A crater on Mercury bares the name of Liang Kai, a human painter from China's Southern Song Dynasty. While Kai is from hundreds of years ago, living 1140 to 1210 CE, substantial erosion and infilling indicates his crater is much older.

Liang Kai went by the nickname Madman Liang, although I doubt that was by his choosing. He was a minimalistic painter, using the least number of brush strokes to evoke the subjects of his paintings. One of his most famous paintings is the Drunken Celestial, of a sage wandering in a drunken stupor.

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Liang Kai crater is in the center-left of the image, an enormous 140 kilometer diameter. The low, indistinct rim and shallow floor are from constant erosion by micro (and not-so-micro) impacts, and infill by sediment from the surrounding plains.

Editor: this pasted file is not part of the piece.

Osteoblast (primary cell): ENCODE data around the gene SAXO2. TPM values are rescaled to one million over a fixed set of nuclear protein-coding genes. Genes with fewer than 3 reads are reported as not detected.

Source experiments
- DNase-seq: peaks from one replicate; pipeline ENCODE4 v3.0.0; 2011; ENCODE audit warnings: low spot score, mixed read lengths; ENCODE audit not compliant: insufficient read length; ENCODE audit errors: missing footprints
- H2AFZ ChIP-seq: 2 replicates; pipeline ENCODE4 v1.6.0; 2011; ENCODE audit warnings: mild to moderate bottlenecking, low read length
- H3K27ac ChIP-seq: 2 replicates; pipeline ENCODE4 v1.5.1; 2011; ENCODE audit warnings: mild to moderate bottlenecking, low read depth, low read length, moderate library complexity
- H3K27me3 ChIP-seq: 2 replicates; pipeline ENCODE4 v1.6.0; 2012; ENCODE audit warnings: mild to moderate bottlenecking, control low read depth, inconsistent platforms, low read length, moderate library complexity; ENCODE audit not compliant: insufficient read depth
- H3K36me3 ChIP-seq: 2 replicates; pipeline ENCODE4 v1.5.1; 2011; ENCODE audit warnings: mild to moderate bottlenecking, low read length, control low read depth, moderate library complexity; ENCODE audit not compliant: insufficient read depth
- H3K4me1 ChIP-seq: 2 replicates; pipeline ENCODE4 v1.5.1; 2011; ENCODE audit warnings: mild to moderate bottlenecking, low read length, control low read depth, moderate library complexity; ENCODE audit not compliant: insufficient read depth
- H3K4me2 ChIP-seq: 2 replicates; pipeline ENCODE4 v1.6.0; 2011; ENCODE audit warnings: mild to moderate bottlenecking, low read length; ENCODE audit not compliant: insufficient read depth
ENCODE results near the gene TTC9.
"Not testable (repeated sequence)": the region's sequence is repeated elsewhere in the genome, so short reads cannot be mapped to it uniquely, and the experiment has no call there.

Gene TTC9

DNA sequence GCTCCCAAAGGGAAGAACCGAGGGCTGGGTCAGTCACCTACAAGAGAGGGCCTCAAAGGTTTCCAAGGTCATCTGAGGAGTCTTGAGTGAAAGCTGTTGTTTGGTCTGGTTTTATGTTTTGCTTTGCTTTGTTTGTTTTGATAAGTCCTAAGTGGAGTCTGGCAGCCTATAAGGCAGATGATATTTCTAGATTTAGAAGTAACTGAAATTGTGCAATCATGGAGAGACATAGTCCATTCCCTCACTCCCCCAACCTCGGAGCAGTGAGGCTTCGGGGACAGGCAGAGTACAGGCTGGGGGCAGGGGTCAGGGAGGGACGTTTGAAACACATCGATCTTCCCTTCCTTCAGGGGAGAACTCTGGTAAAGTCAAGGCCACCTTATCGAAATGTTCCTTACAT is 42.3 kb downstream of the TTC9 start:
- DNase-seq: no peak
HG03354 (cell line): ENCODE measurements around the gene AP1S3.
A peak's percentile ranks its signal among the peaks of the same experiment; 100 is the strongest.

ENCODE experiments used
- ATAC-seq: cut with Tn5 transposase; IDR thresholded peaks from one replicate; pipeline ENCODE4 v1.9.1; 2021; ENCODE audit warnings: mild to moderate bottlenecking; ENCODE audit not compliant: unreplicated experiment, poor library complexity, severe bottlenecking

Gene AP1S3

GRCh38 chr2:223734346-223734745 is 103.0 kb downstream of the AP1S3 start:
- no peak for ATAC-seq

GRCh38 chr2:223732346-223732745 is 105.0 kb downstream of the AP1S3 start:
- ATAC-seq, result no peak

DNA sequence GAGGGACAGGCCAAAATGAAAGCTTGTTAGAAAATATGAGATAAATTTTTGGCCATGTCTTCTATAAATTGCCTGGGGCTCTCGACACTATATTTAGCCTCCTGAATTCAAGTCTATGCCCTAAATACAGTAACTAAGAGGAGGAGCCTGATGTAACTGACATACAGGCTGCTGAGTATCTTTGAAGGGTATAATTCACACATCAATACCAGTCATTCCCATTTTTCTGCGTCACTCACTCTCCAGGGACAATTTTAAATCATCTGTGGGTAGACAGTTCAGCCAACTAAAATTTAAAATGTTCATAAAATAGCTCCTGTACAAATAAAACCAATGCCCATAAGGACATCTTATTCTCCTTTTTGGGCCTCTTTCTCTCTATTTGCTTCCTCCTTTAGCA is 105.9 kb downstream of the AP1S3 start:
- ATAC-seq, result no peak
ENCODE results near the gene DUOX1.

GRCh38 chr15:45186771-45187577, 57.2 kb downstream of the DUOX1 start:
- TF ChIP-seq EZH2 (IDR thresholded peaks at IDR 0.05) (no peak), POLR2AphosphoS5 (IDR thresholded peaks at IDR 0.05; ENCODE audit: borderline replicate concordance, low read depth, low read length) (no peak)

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Lian Kai isn't the only artist name-checked in this batch of craters. The bright crater at the top with the scattering of brightly-reflecting central peaks is Gainsborough, named for the English landscape and portrait painter Thomas Gainsborough.

The image was captured by the Mercury Dual Imaging System on the Messenger probe, part of an effort to develop a high-resolution albedo base map. Albedo is the surface brightness, so the best images are when the Sun is overhead. The average resolution is 200 meters per pixel.

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Image Credit: NASA/Johns Hopkins University Applied Physics Laboratory/Carnegie Institution of Washington. For more craters, the Lunar Reconnoissance Orbiter has a beautiful batch of images taken with a variety of instruments.

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